The timing of the press conference merged with an awful stretch in Boston's season. Lowell called it the team's low point. And for good reason. John Smoltz pitched poorly in the first game and was gone the next day, the team wasn't hitting, there was a revolving door of call-ups from Triple-A, and after a four-game sweep by the Yankees, the Red Sox had lost six straight in which they scored 14 runs -- and fell a then-season high 6½ games back in the division.
"We were having a tough time," Francona said. "We went [days] without scoring a run, we had different roster moves every day. We were just trying to piece it together and get through it.
"At that point, we were just trying to win a game, not get overwhelmed, and we didn't do a good enough job. But we rebounded when we left and started playing better."
Indeed, the Red Sox arrive on Friday one game better in the standings (5½) than when they left; their magic number in the wild-card race is 3; and they are in a much stronger position for the postseason.
Since leaving Yankee Stadium on Aug. 9, the Red Sox have hit .290 (second-best in the AL to the Yankees) with a major league-leading .862 OPS, while hitting a major league-leading .312 with runners in scoring position. Ortiz, too, has excelled since that time. After being swept in New York, Ortiz's average was down to .219 and he had a .716 OPS. Since then, he's hitting .286 with 11 homers and a .984 OPS. On Thursday, in a 10-3 win over the Royals, Ortiz went 3-for-5, hitting his 26th homer and running his RBI total to 91, a stunning accomplishment considering where he was just six weeks ago.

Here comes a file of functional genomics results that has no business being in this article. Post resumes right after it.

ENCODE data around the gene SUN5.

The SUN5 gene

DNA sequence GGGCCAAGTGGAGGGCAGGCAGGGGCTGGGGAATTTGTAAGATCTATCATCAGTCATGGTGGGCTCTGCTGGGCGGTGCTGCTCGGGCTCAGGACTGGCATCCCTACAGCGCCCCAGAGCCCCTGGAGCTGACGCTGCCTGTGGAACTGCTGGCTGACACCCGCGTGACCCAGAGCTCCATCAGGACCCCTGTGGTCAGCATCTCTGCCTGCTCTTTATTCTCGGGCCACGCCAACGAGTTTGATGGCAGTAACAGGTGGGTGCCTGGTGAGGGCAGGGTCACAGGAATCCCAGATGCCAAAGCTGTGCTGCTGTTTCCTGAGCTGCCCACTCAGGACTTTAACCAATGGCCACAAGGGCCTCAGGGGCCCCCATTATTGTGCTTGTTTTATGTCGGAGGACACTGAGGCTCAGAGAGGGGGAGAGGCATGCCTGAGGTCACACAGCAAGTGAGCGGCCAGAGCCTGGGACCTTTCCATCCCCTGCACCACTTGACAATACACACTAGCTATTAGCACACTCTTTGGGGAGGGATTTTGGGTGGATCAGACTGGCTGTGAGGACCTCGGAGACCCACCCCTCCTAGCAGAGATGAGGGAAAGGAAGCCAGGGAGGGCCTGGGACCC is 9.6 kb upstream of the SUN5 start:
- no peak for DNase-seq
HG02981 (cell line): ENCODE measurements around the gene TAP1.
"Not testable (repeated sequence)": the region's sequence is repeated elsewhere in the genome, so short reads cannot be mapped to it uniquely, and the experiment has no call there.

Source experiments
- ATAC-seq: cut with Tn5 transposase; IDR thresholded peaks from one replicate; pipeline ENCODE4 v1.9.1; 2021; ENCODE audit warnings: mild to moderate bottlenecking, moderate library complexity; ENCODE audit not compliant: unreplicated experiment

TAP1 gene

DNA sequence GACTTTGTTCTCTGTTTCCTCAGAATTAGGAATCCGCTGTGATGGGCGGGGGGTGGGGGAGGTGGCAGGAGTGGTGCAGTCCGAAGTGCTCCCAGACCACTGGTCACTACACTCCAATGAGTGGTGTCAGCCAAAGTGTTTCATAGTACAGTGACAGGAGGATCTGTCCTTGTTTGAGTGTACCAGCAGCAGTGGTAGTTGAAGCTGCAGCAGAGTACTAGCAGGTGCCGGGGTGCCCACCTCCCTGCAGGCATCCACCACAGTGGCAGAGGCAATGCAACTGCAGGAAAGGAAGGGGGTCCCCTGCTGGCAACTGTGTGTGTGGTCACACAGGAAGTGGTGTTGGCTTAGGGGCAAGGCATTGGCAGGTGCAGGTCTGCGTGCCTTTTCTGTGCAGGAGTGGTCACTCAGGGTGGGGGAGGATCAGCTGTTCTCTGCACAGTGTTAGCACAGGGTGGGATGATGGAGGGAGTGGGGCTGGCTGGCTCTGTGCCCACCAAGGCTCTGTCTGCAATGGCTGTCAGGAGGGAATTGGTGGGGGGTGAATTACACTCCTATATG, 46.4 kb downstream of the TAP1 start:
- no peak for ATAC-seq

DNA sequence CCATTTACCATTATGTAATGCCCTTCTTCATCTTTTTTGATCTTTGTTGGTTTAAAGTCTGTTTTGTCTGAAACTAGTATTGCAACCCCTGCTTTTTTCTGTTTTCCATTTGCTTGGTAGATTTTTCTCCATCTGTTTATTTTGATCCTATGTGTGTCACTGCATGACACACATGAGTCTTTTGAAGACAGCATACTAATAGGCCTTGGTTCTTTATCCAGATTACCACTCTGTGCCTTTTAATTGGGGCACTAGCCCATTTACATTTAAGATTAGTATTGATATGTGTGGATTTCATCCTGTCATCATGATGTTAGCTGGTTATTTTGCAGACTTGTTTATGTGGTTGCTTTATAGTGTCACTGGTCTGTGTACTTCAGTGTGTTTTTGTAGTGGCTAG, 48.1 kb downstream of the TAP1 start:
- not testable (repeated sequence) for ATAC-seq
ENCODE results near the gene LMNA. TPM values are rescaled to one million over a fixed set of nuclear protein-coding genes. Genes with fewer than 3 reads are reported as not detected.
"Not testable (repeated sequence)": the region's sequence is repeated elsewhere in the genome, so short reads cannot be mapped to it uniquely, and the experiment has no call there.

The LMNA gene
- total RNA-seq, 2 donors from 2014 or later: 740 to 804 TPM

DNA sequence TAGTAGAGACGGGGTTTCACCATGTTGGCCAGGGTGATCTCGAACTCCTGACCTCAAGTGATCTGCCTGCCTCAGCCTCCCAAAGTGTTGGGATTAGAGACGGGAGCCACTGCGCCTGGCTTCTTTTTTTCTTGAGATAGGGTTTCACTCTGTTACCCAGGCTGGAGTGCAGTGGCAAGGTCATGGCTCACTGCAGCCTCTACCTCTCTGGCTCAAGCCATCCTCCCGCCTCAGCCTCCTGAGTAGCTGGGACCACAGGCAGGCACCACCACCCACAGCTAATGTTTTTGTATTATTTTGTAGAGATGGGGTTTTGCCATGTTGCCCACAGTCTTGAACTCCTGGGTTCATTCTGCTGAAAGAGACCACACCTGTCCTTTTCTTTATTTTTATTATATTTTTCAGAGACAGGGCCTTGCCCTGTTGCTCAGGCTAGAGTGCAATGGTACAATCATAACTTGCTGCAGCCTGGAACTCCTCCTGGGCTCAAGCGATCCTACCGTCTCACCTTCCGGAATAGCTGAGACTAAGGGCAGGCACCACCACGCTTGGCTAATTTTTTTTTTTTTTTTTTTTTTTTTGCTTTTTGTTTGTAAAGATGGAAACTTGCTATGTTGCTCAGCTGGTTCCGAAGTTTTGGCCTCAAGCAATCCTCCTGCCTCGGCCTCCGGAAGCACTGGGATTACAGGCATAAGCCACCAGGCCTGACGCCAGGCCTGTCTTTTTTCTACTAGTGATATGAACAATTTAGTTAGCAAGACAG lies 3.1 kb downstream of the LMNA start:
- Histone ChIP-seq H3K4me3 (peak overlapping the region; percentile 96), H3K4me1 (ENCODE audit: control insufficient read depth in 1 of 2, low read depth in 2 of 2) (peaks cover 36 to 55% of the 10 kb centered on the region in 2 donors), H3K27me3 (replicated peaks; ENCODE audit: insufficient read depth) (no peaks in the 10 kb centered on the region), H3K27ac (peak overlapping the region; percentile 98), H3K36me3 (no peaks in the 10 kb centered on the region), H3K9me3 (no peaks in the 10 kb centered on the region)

After Wednesday's win against the Royals, in which he hit his 25th homer -- the sixth time he's reached that mark while in Boston -- Ortiz said he knows his importance to the team.
"This is a team that definitely, when I do well, the team does well, it's been like that for years here," Ortiz said. "I'm not going to change whatever happened the first two months of the season. We're going to the playoffs and I know this ballclub needs me to keep on doing my thing."
But the chances of winning the division seem remote. Even if the Red Sox sweep, they will be 2½ games back with seven left to play. And while former Met Billy Wagner said earlier in the week he's looking forward to going into New York with the division still on the line, Lowell as a more realistic view.
"I think we're at a point right now ... you're almost in a must-sweep," Lowell said. "I'm not saying we can't sweep them -- we've gone in there and swept them before. But you almost have to win out."
"We're hoping for too many factors that we can't control," Lowell said. "If we can control it, by all means, go for it. If we can't, I think we have to be intelligent."
But if they clinch a postseason berth without clarity about whether it's the division or the wild card, will they still celebrate?
"So we don't have to get our clubhouse dirty," Ortiz said with a smile on Thursday night. "And give a welcome to the new stadium, too."
Back in 2007, when the Red Sox clinched a playoff spot, they toasted glasses subtly. But that was because they had a healthy division lead and their sights were on the AL East title. This year, they're fighting just to make it in.
And now they are on the precipice, with the earliest possibility of clinching a berth on Saturday with Daisuke Matsuzaka pitching. It's in stark contrast from their last trip to the Bronx, when Ortiz was holding court about a steroid report and Matsuzaka was banished in Fort Myers, Fla., his return in question.
Nearly two months later, they may be faced with the choice to celebrate. So will they?
"Absolutely," Lowell said. "This will be my 11th year; I've only celebrated three times. That means seven times I've gone home. We deserve to celebrate. Why not? If it's [in New York] that's fine too.
"Just tell them to put extra [plastic] on their walls."
Amy K. Nelson is a staff writer for ESPN.com and ESPNBoston.com. You can reach her at firstname.lastname@example.org or at twitter.com/amyknelson.